Computer viruses are rampant, and their cloaked, sophisticated appearance has become crafted in perceived digital innocence. Here are some of the most malignant viruses that web developers have ever seen:
Oh, isn’t that sweet! But this isn’t a love note. It was a self-replicating malicious virus that travelled through email and instant messages. It carried an ever-so-sweet subject line, ILOVEYOU, suggesting an admirer.
The Love virus forced its way upon unwilling participants in 2000 as it copied itself and hid in different folders on the recipient’s hard drive. Talk about a lover that won’t go away!
The files were overridden with new ones created to the registry keys, stealing passwords and emailed to the hacker’s address. How extensive was this love? Over $10 billion in damages!
Where did the name come from? The 2006 virus carried a subject line to recipients that read “230 dead as storm batters Europe”, and when it was clicked, it allowed hackers to overtake computers and send spam. The virus was detected on over 200 million emails and spread quickly through fake link downloads to news stories and videos. Its success ensued because the subject line would change to reflect current news and events, enticing the users to click.
Such an innocent sounding name, but deceptive for sure! The malicious virus in 1999 caused a torrential viral email disaster. Email servers had to be disabled temporarily, as Melissa was the first true “virus” that travelled from one computer to another.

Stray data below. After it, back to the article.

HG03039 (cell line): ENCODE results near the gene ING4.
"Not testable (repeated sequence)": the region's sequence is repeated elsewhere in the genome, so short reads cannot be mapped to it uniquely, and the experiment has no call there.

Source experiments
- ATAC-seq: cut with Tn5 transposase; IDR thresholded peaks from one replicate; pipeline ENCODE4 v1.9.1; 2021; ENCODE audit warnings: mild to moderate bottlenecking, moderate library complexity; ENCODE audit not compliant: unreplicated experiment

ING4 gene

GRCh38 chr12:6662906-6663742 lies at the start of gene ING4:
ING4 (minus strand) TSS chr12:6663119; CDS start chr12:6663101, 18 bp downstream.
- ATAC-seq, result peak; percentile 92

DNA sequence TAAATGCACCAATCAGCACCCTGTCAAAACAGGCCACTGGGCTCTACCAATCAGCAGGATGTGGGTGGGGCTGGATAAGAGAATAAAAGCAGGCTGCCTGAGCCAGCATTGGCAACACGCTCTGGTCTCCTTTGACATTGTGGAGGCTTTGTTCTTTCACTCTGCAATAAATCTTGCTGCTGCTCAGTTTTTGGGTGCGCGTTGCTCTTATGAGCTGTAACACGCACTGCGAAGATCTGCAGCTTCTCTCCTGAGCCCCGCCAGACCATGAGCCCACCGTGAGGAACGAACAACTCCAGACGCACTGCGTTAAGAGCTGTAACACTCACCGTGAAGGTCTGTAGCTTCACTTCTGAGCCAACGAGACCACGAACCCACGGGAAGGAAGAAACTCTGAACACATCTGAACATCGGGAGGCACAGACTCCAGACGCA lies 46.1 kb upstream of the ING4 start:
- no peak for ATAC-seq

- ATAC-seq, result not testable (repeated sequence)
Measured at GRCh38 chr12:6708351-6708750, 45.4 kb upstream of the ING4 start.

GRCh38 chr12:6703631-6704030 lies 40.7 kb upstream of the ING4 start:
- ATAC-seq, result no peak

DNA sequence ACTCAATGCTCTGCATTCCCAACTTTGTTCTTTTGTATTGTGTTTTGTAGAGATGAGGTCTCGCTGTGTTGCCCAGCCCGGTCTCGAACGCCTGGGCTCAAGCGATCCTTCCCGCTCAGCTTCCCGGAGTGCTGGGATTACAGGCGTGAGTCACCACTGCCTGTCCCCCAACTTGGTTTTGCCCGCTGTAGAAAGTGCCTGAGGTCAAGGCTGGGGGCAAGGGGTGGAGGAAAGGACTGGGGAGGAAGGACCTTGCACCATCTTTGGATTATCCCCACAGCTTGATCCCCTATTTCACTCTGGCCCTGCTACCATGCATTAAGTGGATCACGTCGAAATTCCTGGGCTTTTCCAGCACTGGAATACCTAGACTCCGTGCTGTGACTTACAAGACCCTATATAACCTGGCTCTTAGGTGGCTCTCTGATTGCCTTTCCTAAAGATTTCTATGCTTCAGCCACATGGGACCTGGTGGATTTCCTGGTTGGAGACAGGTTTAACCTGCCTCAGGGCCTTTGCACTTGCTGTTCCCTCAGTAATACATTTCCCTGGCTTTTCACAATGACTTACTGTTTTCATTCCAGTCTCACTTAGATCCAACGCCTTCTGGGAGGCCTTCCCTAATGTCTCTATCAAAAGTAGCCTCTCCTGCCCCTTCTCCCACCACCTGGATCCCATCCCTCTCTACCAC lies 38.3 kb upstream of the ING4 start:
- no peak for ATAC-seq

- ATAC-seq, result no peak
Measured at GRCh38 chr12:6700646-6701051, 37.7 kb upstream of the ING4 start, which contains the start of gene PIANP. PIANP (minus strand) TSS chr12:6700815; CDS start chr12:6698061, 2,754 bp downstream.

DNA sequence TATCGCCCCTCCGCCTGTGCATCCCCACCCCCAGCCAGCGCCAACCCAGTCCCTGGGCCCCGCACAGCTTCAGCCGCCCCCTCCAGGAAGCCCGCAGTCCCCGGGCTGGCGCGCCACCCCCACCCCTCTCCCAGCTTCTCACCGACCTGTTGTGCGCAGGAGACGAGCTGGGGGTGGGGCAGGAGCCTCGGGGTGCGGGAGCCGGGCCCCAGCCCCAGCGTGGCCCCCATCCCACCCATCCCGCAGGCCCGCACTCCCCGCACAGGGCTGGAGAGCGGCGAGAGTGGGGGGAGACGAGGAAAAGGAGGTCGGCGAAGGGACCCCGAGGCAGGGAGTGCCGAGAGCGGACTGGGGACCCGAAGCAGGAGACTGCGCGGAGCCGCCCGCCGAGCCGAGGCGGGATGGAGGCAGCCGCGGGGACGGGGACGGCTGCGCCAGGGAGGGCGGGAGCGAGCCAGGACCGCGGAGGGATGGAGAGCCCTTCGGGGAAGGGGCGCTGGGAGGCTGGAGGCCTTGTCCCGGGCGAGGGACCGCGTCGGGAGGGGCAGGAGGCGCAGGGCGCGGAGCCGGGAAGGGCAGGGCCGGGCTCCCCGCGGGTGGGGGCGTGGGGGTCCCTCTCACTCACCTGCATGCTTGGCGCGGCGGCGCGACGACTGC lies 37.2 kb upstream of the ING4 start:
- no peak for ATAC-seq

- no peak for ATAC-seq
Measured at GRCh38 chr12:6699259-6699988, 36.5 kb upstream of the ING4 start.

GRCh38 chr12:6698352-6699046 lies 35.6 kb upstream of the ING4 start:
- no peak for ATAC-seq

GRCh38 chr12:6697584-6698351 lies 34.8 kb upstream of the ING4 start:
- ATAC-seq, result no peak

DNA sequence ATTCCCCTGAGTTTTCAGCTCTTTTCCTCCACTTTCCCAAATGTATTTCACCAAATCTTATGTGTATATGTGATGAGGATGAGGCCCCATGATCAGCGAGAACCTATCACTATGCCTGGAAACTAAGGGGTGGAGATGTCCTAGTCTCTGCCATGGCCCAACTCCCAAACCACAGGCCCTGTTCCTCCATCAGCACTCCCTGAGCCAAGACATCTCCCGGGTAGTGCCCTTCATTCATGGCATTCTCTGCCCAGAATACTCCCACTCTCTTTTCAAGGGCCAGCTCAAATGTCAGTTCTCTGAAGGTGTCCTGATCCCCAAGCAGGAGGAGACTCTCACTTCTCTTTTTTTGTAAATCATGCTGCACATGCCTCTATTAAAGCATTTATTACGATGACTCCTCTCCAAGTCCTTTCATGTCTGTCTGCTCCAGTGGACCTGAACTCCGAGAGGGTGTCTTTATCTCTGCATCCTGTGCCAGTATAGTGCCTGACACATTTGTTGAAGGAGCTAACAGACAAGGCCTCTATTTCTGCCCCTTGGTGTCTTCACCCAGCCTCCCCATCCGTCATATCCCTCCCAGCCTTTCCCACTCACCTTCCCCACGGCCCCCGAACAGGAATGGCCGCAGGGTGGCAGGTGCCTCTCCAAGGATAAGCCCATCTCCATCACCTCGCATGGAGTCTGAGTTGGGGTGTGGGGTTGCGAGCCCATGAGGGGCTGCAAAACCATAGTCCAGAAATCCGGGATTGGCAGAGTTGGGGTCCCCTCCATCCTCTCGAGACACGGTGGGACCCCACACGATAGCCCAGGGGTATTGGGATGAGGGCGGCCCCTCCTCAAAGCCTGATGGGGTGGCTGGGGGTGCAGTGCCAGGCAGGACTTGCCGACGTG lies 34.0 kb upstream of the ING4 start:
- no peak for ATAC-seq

Corporate networks were met with a barrage of infected email messages that originated from Microsoft Outlook when users clicked on their emails. Contained therein was an infected Word attachment that sent itself to the first 50 names in the user’s address book. It was successful because the recipient of course recognized the name(s) and therefore trusted it to open it, especially since the email referred to a documented that they had supposedly requested.
It debuted the summer of 1999, after Melissa’s onslaught, and replicated much of Melissa’s bad behavior.
The worm randomly altered files and deleted Word, PowerPoint and Excel files, and like Melissa, travelled through emails from familiar recipients. The email messages displayed a (fake) error message to the user that contained an infected file, although it did not use Outlook to gather addresses.
The virus carefully watched the user’s inbox for activity and then sent auto replies to the sender by using the same email subject that was contained in the original message.
What appears to be a harmless link to survey software can be a deadly code that wipes your hard drive clean. To add insult to injury, you could possibly share that lovely virus with your address book contacts and not even know it. How embarrassing!
Computer viruses can be disturbing and huge inconveniences, at the least. They are dangerous and expensive for computer owners, causing them to have to reload files or install recovery software. Viruses can affect millions of users and cause severe damage and delays. If it looks questionable and you have doubts, don’t click.